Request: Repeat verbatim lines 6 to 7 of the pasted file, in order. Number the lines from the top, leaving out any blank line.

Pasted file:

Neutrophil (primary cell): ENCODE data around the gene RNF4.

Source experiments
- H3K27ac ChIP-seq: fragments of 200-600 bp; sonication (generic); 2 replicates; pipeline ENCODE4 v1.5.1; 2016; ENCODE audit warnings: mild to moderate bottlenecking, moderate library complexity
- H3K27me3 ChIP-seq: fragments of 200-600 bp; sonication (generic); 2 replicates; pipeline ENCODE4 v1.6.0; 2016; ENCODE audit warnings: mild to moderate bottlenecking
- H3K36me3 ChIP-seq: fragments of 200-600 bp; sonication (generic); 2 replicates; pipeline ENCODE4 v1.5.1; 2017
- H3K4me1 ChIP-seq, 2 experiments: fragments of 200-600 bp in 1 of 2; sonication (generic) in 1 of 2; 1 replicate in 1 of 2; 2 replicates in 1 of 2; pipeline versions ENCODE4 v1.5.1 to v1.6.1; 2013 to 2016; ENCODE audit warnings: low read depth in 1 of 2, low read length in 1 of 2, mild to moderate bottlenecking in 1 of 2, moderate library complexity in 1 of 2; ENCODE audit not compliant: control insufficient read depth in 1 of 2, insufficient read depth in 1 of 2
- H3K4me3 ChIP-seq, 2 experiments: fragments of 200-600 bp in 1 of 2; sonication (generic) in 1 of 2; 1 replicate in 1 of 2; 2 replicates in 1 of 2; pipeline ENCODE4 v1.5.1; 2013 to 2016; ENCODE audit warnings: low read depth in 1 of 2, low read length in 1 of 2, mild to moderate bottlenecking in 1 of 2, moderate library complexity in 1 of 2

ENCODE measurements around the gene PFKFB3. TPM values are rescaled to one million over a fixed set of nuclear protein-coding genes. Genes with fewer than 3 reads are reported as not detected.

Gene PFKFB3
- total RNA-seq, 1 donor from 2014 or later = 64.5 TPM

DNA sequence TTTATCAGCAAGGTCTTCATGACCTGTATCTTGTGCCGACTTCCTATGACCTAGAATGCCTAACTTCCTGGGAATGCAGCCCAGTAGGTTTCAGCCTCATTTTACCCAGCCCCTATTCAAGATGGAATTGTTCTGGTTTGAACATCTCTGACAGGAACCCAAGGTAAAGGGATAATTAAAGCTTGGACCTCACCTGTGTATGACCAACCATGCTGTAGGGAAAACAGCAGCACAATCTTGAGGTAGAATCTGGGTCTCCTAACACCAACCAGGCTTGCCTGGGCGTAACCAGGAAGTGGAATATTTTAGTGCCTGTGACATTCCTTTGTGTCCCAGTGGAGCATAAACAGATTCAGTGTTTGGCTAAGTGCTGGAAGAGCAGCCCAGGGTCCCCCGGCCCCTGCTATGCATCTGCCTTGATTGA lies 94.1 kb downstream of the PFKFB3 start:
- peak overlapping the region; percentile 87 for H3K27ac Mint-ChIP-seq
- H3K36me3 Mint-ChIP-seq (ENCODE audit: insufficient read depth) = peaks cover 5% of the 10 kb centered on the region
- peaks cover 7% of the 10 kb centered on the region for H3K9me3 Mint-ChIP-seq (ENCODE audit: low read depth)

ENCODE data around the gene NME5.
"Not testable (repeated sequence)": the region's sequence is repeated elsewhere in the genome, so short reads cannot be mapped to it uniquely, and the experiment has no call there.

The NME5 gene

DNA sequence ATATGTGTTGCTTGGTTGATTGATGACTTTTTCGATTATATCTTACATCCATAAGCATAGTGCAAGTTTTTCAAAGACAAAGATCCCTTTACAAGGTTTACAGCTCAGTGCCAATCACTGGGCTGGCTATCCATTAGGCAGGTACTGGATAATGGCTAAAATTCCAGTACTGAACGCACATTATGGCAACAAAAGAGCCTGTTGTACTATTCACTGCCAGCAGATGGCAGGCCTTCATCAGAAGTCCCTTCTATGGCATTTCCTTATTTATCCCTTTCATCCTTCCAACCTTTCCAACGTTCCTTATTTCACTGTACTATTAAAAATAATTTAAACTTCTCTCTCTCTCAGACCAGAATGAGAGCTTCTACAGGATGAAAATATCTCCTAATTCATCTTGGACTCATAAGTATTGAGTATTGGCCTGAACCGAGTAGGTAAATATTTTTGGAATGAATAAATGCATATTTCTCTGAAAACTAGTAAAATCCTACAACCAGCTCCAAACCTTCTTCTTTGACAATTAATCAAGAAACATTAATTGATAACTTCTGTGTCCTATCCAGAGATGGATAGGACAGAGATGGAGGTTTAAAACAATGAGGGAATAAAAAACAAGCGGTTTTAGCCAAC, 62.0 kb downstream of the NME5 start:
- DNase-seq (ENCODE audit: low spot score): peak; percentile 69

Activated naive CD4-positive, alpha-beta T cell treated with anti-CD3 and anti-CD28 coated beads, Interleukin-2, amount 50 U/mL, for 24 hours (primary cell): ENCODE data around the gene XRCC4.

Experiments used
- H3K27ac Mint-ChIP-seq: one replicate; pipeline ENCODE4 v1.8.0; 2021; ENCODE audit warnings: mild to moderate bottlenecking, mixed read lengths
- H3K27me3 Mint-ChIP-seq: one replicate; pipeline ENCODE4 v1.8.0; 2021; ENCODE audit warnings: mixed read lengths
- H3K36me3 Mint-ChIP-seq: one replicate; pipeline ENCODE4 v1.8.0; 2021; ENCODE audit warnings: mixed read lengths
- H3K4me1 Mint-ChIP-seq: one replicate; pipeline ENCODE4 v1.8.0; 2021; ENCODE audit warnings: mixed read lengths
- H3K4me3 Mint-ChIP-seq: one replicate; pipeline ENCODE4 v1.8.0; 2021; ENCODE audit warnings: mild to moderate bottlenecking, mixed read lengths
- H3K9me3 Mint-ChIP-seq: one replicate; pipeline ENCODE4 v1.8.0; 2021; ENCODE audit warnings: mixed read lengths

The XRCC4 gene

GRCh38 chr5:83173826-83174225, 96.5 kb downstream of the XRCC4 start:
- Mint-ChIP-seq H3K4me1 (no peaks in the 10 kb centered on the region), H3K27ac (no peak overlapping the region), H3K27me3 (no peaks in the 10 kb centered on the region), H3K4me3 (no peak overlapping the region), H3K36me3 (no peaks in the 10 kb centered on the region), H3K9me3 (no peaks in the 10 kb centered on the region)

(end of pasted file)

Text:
- H3K4me1 ChIP-seq, 2 experiments: fragments of 200-600 bp in 1 of 2; sonication (generic) in 1 of 2; 1 replicate in 1 of 2; 2 replicates in 1 of 2; pipeline versions ENCODE4 v1.5.1 to v1.6.1; 2013 to 2016; ENCODE audit warnings: low read depth in 1 of 2, low read length in 1 of 2, mild to moderate bottlenecking in 1 of 2, moderate library complexity in 1 of 2; ENCODE audit not compliant: control insufficient read depth in 1 of 2, insufficient read depth in 1 of 2
- H3K4me3 ChIP-seq, 2 experiments: fragments of 200-600 bp in 1 of 2; sonication (generic) in 1 of 2; 1 replicate in 1 of 2; 2 replicates in 1 of 2; pipeline ENCODE4 v1.5.1; 2013 to 2016; ENCODE audit warnings: low read depth in 1 of 2, low read length in 1 of 2, mild to moderate bottlenecking in 1 of 2, moderate library complexity in 1 of 2